I have listed below some of the major legislative concerns we continue to monitor and it gives you a pretty good idea of how enormous of a burden Agriculture carries today.


We all want clean and abundant water resource for all uses, not just agriculture. Some of the over-reaching regulations make it so the current crops in Wisconsin could be at risk for many growers if proper planning is not in place.

When older wells fail, it is increasingly difficult to get them reconstructed. Many people think if you are replacing a well, it is because the water is no longer there. That is not normally the case. Data shows that water levels in our region are very similar to what they have been for several years with only seasonal changes.

High capacity well users are going to need to work together to ensure this resource is available in the future and provides security to the farmers.


This rule alone cost our farm over 300 hours of time and $40,000 in labor other costs this year. This excludes the time working with legislators and other representation

The impacts on this are high costs for permits (even though they are no-fee permits…there is a lot of time and effort that goes into making them). The amount of road miles traveled and the amount of trips it takes to accomplish a task are increasing at a rapid pace. This creates tremendous inefficiency and increases costs for no real gain.


The EPA is over-reaching by trying to make water bodies that are not “navigable” included in what is considered a ‘water of the US’.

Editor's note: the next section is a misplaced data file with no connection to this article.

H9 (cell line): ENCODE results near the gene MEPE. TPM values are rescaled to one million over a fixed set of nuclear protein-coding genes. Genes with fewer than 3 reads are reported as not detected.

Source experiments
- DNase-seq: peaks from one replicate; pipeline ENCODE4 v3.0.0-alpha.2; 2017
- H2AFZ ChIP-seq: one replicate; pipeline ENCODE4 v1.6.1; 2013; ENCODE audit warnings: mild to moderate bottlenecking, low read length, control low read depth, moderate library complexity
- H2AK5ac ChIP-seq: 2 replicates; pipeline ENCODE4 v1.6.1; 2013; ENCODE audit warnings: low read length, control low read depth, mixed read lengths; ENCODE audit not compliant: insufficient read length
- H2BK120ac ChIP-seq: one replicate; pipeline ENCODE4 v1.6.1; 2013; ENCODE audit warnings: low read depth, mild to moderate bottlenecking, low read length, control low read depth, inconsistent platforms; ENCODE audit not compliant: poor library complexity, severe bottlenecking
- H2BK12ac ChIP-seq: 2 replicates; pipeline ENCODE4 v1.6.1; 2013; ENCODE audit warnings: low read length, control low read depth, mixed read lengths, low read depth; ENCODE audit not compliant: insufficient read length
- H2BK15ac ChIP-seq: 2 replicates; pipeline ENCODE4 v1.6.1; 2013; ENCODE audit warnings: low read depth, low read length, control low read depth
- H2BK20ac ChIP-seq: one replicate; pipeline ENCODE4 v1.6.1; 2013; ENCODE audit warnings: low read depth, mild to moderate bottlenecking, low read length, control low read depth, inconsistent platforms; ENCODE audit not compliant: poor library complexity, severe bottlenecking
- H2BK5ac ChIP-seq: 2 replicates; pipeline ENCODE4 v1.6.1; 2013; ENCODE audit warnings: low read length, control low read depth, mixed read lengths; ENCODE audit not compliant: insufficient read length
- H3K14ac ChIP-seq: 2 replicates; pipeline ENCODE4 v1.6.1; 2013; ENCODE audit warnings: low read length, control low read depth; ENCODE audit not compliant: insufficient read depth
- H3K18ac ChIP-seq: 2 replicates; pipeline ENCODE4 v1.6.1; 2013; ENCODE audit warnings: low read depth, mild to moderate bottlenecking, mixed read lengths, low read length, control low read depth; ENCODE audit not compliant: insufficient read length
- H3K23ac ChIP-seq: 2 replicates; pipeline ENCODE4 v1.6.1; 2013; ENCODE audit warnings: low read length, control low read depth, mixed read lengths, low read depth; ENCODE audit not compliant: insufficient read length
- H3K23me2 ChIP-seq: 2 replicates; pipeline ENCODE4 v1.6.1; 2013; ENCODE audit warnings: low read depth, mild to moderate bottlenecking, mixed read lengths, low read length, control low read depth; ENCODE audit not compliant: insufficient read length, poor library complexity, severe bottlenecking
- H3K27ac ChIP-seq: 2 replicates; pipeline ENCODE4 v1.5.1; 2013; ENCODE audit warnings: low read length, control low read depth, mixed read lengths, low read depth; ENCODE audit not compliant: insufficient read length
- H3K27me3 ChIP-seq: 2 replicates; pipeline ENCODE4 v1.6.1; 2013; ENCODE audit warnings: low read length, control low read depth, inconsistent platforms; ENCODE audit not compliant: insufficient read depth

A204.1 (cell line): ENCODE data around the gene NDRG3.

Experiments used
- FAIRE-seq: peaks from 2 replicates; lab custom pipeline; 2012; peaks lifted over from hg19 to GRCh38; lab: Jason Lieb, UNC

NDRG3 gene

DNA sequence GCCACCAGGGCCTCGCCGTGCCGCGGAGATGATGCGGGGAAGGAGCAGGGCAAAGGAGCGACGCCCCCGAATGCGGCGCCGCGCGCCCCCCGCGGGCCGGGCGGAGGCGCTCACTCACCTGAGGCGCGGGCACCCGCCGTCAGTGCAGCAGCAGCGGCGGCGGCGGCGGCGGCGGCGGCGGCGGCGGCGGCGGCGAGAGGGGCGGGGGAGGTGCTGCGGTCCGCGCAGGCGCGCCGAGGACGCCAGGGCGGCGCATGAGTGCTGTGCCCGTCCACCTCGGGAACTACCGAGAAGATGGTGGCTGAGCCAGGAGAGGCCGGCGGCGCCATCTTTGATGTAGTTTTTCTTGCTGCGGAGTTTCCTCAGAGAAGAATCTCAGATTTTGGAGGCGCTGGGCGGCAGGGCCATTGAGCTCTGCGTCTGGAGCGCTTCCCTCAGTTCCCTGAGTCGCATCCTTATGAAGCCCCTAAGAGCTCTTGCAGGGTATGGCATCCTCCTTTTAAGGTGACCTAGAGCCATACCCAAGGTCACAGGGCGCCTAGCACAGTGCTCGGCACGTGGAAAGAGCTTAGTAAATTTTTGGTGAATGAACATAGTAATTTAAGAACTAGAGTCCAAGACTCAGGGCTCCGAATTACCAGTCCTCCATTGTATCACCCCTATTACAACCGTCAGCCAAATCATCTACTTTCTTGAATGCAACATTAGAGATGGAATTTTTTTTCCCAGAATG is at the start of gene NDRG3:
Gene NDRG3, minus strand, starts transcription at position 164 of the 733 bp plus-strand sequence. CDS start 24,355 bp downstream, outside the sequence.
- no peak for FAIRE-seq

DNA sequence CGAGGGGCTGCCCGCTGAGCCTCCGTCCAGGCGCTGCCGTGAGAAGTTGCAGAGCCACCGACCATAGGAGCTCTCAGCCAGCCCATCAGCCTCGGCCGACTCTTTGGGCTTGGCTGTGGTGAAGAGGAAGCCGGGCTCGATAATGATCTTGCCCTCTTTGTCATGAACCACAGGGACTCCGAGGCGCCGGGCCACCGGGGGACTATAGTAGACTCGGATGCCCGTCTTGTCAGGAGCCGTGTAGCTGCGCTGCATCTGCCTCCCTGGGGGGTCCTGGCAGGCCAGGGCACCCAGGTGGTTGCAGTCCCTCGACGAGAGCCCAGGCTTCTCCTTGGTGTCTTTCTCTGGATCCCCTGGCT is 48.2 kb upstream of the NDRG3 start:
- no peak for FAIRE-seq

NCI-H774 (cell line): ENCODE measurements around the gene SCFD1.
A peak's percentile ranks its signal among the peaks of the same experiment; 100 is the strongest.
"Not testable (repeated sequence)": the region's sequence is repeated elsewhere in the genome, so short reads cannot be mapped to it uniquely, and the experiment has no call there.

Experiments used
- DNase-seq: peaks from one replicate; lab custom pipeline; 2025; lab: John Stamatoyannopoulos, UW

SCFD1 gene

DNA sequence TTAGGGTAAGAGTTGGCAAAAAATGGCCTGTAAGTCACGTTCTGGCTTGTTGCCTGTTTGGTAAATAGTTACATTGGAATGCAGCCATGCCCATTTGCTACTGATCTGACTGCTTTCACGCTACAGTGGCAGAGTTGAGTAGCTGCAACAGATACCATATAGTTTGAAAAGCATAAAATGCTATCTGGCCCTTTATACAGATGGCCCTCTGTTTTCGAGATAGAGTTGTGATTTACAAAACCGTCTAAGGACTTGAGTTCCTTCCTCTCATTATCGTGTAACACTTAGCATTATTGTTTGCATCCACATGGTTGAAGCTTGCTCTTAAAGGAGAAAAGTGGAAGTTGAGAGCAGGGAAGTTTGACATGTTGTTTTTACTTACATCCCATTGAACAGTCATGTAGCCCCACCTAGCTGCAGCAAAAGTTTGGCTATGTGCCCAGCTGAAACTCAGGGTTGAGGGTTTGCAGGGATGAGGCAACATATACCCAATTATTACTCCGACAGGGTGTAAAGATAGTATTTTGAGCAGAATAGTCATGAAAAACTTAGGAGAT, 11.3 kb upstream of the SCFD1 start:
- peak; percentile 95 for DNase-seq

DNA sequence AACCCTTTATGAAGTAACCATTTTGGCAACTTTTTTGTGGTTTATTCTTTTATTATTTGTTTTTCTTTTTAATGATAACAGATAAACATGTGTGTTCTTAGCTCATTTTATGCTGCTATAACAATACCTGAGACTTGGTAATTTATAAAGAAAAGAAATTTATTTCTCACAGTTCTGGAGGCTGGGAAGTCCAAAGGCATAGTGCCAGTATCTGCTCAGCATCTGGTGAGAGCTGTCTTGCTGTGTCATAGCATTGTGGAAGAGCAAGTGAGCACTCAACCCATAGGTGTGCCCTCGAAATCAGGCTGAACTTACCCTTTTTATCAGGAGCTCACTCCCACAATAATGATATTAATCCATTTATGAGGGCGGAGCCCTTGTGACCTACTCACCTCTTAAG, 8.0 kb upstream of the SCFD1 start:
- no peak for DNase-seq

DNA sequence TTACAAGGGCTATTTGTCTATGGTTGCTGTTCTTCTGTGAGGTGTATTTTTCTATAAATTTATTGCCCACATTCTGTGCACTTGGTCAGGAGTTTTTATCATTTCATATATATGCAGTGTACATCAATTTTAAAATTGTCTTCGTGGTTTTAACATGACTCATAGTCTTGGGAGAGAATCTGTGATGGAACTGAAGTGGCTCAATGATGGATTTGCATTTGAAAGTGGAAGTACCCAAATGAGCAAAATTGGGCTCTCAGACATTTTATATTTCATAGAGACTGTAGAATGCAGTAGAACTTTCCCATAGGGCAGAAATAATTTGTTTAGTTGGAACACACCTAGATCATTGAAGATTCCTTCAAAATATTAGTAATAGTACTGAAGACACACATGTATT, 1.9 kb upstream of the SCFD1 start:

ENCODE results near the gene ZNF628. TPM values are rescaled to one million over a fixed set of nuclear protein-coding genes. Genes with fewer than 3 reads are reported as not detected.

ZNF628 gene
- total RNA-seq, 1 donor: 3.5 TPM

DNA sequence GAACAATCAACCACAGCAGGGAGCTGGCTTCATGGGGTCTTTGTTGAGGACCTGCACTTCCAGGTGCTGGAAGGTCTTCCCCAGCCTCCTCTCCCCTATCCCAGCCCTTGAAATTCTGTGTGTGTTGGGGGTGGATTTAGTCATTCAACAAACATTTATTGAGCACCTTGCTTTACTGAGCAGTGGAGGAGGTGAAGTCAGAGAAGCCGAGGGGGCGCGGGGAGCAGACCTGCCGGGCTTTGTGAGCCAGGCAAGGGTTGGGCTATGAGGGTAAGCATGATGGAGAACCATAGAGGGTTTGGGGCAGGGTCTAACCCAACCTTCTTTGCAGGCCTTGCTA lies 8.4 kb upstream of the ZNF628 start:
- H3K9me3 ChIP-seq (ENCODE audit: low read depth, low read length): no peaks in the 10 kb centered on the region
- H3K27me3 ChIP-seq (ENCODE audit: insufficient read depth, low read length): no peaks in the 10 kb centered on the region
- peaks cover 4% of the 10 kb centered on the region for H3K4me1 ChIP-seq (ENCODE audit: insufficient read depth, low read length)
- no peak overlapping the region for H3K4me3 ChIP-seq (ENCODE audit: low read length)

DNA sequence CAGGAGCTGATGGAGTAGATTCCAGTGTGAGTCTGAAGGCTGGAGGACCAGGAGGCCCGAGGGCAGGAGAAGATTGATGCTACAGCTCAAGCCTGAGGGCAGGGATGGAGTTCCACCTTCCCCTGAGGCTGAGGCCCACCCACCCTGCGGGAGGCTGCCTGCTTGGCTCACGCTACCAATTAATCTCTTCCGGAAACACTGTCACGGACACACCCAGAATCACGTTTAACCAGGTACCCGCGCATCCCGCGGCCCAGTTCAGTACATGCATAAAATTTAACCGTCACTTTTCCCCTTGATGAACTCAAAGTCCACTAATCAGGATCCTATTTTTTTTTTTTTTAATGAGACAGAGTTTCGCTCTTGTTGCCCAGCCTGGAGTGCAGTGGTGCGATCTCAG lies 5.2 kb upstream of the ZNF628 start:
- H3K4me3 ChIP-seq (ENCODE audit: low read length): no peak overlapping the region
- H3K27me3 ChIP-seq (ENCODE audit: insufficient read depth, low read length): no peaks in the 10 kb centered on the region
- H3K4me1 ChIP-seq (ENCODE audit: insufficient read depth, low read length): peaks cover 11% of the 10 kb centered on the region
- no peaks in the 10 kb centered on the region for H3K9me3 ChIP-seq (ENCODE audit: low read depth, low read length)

If the elements of these laws are not carefully considered, the amount of nutrients needed to grow a crop versus what is actually allowed could be impacted and production will suffer dramatically.


Too numerous to detail.


Drones, a new and emerging technology, offer potentially major benefit to farmers. Garnering near real-time analysis of a field through imagery and software will help reduce the amount of inputs (water, fertilizers, crop protectants, etc.) needed to produce a healthy crop. New legislation is needed to keep up with the technology and provide a way for Agriculture to use drones safely without being so restrictive that drones are rendered basically useless.


Always an ongoing headache because each Farm Bill usually legislates redistributed funding, escalating restrictions and new regulations that hamper the business of Agriculture and tie the hands of producers.

Finally, what would you say to growers of all generations regarding getting involved in championing their industry and participating in legislative efforts or associations?

I highly recommend growers of all ages get involved in the process. It takes time and dedication but farmers are becoming fewer and farther between. Since we represent the less than 1% of the population that provides food for the rest of the world, we need to ensure our small numbers carry a lot of weight.

A saying passed down from generation to generation in my family is “If you are not at the table, you are probably on the menu.” I think that is even truer today. If you are not involved, people will make decisions regarding you or your business even when they do not realize the full consequences of their actions.

If not, we will all wake up one day with not enough food on the table because people unaware of what it takes to produce a global supply or even just a nationwide supply of food, legislated the farmer out of business.

It is ironic that everyone has an emotional connection to the vision of a small farm and yet one of the main reasons that small farms keep reducing in number is because they cannot deal with the regulatory burdens. An unrealistic, utopian viewpoint of what farming should be has replaced the common sense and reality of what it really takes to feed the world.